We created a video game for my son's school project, a remake of Asteroids in a closer-to-home setting: "CoVIDoids", in which you pilot a microscopic ship doing battle with the Corona Virus. It was a silly concept, but we hoped it would give people a few laughs and help my son complete his school project and raise some money for charity in the process. It also gave me an unexpected perspective on the times we're living through now.
When we started implementing the game, we chose to use a 2^n progression for the number of viruses you fight in each stage, 1 large virus in the first stage, then 2, 4, 8, 16, and ultimately 32 in the toughest stage. When you hit a large virus, it splits into two medium sized viruses, and the medium sized ones split into two small ones. We had no particular design rationale behind doing that, it just seemed like a reasonable approximation of a worse-case kind of scenario.
When we started play-testing the game, we found that in the early stages you can just blast away at the viruses, mashing the fire button as fast as your fingers allow. But that didn't work in the higher stages: if you blast away indiscriminately, you're going to get into trouble and it'll be Game Over pretty quickly. We were worried that maybe it was too tough in the higher stages.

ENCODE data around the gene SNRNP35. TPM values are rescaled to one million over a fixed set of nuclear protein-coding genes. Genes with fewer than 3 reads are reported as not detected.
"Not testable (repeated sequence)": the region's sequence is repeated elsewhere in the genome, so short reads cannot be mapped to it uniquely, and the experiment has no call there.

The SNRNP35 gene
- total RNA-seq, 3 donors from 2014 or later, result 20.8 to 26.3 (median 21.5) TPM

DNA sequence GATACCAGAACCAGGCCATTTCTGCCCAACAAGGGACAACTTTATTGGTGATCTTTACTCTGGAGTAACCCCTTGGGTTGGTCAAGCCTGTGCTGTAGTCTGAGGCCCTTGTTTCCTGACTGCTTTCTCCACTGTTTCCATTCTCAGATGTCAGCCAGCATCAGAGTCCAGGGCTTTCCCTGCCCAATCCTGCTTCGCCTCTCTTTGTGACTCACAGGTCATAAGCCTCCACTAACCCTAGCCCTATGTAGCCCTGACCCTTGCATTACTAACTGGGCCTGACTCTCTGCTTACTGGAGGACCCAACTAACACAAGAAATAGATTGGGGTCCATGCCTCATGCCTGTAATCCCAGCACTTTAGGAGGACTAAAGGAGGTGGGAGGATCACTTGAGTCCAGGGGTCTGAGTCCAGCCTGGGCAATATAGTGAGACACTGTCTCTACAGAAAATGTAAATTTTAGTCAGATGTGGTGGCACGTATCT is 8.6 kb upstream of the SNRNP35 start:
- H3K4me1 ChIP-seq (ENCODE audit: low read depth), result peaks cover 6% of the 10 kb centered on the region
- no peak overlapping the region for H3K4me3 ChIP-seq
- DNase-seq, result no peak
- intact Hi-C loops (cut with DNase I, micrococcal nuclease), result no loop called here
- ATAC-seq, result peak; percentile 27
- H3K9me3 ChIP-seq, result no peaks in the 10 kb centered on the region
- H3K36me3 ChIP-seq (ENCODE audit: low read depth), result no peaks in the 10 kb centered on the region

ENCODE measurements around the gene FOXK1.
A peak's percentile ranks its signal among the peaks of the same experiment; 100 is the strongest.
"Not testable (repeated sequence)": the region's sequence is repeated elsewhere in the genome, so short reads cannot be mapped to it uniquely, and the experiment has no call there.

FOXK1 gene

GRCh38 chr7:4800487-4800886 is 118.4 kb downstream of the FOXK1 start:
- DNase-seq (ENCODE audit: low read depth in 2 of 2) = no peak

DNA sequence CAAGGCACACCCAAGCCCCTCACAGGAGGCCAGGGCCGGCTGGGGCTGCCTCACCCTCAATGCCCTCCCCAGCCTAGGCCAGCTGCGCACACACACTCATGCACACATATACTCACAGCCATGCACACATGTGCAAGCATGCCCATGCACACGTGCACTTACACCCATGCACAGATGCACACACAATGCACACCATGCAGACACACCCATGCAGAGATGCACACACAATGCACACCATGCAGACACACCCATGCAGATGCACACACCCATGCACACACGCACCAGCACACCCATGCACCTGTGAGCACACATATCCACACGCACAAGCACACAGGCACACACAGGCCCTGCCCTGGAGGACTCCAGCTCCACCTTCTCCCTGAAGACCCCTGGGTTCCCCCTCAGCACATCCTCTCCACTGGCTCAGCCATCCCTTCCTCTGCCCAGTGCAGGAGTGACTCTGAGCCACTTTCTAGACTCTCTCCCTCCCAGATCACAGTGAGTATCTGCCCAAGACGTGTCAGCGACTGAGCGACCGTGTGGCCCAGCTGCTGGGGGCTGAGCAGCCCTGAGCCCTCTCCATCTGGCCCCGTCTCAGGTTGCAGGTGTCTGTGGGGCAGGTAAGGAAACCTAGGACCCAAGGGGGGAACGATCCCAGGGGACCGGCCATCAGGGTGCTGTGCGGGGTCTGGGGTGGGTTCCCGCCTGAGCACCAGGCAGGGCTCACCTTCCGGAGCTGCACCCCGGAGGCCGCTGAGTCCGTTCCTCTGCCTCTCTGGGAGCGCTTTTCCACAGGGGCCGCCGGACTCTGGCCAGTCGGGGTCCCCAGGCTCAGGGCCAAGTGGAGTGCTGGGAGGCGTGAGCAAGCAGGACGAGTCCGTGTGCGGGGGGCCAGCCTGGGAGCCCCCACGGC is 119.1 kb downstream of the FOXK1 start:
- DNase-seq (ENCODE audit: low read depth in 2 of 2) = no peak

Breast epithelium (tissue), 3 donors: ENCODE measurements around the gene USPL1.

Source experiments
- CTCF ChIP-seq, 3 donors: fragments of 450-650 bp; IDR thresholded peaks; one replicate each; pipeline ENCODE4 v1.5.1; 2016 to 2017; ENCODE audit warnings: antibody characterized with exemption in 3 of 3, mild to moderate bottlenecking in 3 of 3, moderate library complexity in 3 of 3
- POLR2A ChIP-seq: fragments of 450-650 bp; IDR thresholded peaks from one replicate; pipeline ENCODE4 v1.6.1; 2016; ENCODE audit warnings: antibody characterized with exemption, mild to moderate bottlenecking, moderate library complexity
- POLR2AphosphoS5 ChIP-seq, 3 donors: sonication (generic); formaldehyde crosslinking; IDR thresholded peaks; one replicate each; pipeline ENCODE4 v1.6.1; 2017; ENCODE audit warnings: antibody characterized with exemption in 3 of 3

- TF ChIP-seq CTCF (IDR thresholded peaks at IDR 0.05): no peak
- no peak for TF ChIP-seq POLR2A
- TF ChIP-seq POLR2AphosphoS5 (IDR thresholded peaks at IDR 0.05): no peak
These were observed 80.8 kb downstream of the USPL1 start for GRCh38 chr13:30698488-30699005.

The really interesting and unexpected observation that we came to was that you can make it through the higher stages, but the only way to do it is to be cautious, and patient, and disciplined. You need to maneuver carefully, pick your shots deliberately, and take your time. If you get impatient, you're likely to make a reckless mistake, and one or two such mistakes can wipe you out. We didn't intentionally design the game that way, but the realization was kind of a "wow" moment.
We could have changed the game to make it easier for players to blast their way through it, and some players will undoubtedly get frustrated and walk away without trying a different approach. But there was a kind of elegance in the subtle lesson that the game had to teach.
It seemed to be a very unexpected case of art imitating life.
It has been a tough few months in the real world, and we're all ready to get back to normalcy. It is tempting to just say, "screw it" and try to resume life as we knew it before. It is tempting, but I'll be damned if creating a video game about COVID-19 didn't teach me a lesson about dealing with it in real life.
Sometimes video games surprise you, and sometimes they maybe even teach you something about life.